Hundreds Wait In Mich. Cold To See Sarah Palin

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Grand Rapids, Michigan, was the first stop on Sarah Palin's Going Rouge book tour. The former governor of Alaska and vice presidential candidate signed copies of her book. Palin fans had waited in line all day for a chance to see her.


Fans of Sarah Palin waited in line all day in Grand Rapids, Michigan. They wanted a chance to see the former vice presidential candidate turned author. Palin was signing copies of her book, "Going Rogue."

NPR's David Schaper was there to watch.

DAVID SCHAPER: The area of Western Michigan around Grand Rapids has long been a Republican stronghold, best known as the hometown of President Gerald Ford.

Professor GLENN BARKAN (Political Science, Aquinas College): I think Gerald Ford was known as a more moderate Republican - decent, fair, unassuming.

SCHAPER: And more pragmatic than ideological, says Glenn Barkan, a political science professor at Aquinas College in Grand Rapids. But that doesn't mean its not a prime location for Sarah Palin. Just ask 81-year-old Jean Dolman(ph).

Ms. JEAN DOLMAN: I think she is a honest person. I think she tells it like it is. I just think she's a super person, and I - she has a Lord now, too, and that makes a difference.

SCHAPER: While many Republicans in this part of Michigan have voted for moderate candidates, it's also home to a sizable number of Evangelical Christians who have moved the GOP here to the right. So it's little surprise to find people Dolman and her 72-year-old sister Rachel Berriger(ph) patiently waiting in line in this shopping mall since 6 a.m. for a book signing that didn't begin until 12 hours later.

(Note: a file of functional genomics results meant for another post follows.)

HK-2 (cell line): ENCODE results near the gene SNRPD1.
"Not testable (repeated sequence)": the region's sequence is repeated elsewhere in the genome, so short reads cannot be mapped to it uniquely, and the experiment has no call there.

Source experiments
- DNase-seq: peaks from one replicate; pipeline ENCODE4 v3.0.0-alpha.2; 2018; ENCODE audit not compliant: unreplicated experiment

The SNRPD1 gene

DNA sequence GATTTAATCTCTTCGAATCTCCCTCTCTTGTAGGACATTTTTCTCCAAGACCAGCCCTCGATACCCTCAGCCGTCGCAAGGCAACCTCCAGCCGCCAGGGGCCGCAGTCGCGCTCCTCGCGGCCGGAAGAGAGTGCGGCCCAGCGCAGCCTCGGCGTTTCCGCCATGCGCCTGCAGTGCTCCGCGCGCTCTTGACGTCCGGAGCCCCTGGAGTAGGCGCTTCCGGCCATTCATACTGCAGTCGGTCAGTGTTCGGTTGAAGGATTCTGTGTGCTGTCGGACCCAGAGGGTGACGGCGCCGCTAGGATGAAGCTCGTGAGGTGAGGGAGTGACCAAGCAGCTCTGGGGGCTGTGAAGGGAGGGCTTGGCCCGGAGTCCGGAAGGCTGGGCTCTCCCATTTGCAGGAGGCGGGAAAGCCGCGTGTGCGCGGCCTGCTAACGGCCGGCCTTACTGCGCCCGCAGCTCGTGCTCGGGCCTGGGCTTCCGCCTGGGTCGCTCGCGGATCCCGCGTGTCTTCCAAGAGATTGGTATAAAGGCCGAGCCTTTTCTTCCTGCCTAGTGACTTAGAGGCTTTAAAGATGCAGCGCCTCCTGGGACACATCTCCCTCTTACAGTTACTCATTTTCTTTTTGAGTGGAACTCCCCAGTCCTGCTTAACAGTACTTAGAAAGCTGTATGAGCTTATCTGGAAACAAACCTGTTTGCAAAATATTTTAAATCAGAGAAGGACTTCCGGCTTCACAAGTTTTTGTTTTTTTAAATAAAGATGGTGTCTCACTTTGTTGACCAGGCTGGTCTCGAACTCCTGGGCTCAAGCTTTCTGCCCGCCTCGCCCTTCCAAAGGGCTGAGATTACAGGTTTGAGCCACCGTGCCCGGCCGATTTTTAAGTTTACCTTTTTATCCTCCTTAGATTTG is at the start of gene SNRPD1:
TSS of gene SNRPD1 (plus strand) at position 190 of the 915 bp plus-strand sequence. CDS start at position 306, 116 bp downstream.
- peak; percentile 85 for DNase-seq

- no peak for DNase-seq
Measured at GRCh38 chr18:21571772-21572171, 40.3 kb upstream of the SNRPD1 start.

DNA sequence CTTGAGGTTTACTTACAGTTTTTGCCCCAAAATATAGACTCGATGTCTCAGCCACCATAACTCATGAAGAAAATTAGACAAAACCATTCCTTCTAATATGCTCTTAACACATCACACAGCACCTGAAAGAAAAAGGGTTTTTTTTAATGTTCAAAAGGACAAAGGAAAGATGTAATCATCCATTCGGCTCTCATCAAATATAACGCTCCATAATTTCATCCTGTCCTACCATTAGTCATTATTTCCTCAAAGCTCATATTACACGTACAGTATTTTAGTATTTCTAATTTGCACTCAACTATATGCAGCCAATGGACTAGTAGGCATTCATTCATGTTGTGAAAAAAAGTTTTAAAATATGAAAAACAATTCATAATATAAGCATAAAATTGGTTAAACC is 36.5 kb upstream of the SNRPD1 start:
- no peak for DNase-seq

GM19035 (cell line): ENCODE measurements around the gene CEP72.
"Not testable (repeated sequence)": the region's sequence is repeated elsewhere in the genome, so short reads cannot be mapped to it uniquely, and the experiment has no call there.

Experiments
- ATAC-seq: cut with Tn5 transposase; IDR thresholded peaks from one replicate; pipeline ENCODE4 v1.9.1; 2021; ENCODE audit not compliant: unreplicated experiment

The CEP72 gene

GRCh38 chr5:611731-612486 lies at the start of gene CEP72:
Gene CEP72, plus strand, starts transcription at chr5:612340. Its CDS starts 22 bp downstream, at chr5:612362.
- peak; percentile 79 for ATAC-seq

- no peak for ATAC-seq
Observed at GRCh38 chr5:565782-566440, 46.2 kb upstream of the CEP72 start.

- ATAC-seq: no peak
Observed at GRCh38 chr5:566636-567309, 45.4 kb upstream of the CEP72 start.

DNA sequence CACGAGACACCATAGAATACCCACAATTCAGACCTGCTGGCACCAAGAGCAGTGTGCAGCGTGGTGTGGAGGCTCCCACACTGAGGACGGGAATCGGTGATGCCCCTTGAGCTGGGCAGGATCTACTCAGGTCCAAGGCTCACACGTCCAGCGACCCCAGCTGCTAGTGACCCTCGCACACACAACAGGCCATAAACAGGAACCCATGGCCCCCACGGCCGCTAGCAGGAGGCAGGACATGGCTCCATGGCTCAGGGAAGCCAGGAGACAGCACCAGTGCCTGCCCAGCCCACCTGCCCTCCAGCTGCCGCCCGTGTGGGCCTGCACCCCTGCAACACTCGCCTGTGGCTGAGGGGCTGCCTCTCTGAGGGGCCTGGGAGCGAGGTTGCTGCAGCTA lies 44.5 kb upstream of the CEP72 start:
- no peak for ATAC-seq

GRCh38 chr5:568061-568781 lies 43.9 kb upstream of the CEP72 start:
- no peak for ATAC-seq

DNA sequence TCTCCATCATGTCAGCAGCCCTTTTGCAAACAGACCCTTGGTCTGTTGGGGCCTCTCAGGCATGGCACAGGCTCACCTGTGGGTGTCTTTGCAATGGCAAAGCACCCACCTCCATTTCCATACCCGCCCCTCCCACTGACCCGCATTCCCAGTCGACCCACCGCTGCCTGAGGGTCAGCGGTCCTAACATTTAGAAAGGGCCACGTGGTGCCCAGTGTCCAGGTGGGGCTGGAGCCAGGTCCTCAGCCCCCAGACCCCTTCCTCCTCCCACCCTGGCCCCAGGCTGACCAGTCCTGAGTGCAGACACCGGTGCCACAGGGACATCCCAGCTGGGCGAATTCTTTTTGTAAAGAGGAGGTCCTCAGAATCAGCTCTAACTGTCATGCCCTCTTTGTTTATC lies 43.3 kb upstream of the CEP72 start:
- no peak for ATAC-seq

Ms. RACHEL BERRRIGER: She really loves America. She could be your next door neighbor and probably�

Ms. DOLMAN: Common person.

Ms. BERRRIGER: �and she believes in right to life.

SCHAPER: College students Chris Contreras(ph) and Angela Coli(ph) want more than just a book from Sarah Palin. They want a presidential candidate.

Mr. CHRIS CONTRERAS: Everything she does is honest and upfront. I don't think you can say that about any other politicians right now.

Ms. ANGELA COLI: She's speaking up for all the conservative values that we need right now in our country, and she's a good role model, as well.

(Soundbite of cheering)

SCHAPER: When Palin arrived in her "Going Rogue" bus that's painted to look like her book cover, she addressed a crowd of a few hundred admirers waiting outside of the mall here.

Ms. SARAH PALIN (Former Republican Governor, Alaska): There's just something about Michigan. I couldn't wait to get back to Michigan.

(Soundbite of cheering)

Ms. PALIN: Alaska and Michigan, so much in common with the hunting and the fishing and the hockey moms.

(Soundbite of cheering)

Ms. PALIN: And it's the hardworking, patriotic Americans who are here.

SCHAPER: Inside the Barnes and Noble bookstore, Palin signed books for two hours. Hundreds of people didn't get in, but few seemed disappointed. Even one Obama supporter came away impressed. Twenty-five-year old Amanda Leanne Bronzel(ph) interned in the local Obama campaign office last year, but she stood in line all day to meet Palin and get a book signed for her father, a Palin backer, who couldn't go.

Ms. AMANDA LEANNE BRONZEL: She is a little wet behind the ears, but I think that she could make a very wonderful president one day.

SCHAPER: Few others at this book signing could find anything to dislike about Palin, who continues her book tour today in similar Midwestern conservative strongholds that appear to be carefully chosen to both maximize sales and test the waters with the GOP base.

David Schaper, NPR News in Grand Rapids, Michigan.

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